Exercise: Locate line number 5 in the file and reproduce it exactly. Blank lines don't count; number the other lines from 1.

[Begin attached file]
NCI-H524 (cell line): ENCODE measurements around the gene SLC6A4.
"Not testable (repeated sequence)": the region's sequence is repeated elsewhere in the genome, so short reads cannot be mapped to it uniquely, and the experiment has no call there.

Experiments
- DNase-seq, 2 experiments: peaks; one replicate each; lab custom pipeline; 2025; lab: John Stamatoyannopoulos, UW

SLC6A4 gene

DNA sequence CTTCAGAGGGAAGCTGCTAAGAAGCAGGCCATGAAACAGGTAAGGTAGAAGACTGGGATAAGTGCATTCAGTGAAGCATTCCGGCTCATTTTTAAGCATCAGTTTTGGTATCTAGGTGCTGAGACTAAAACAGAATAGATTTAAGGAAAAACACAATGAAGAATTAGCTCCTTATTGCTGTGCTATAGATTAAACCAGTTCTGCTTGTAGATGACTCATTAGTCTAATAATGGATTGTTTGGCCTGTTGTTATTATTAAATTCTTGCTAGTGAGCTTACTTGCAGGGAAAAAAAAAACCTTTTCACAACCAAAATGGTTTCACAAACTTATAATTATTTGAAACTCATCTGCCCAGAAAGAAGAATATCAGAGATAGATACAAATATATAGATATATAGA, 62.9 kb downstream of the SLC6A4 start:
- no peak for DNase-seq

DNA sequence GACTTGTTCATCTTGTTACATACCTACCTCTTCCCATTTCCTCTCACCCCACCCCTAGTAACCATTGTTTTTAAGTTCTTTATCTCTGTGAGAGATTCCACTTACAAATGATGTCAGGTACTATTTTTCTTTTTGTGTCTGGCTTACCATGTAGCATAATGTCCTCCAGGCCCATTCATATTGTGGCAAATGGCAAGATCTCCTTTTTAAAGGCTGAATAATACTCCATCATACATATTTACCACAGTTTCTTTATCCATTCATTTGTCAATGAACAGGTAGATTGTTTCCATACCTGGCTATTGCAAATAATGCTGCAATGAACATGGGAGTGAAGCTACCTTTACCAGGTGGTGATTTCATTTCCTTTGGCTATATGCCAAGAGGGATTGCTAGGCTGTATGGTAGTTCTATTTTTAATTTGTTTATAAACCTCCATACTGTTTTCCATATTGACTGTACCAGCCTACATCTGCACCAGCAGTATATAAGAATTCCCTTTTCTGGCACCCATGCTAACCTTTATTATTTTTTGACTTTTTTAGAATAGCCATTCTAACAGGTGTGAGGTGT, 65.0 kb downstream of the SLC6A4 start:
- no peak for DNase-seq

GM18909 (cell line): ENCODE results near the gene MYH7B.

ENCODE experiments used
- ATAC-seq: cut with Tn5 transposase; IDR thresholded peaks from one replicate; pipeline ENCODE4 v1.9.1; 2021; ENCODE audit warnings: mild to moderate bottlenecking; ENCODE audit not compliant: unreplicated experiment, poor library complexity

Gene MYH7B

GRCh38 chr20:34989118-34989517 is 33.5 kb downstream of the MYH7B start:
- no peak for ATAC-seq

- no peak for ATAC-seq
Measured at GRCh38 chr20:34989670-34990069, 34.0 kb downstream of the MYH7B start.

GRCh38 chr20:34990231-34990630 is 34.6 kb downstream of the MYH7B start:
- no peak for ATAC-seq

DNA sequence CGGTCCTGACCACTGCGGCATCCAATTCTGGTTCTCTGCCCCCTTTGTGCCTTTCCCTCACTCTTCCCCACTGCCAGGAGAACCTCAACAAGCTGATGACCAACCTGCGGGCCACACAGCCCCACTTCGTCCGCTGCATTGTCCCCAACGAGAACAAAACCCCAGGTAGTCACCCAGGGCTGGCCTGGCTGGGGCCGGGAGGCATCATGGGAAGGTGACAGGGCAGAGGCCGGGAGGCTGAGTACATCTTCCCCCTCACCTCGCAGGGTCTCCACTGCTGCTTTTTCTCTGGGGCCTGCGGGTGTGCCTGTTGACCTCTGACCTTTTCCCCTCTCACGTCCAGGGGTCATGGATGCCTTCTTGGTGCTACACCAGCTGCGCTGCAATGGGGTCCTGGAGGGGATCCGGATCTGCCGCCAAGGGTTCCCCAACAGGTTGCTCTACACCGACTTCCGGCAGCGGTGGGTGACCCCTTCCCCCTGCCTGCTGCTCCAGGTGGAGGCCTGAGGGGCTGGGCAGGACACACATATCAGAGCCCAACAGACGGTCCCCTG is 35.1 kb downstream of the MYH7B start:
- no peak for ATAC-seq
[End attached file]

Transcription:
SLC6A4 gene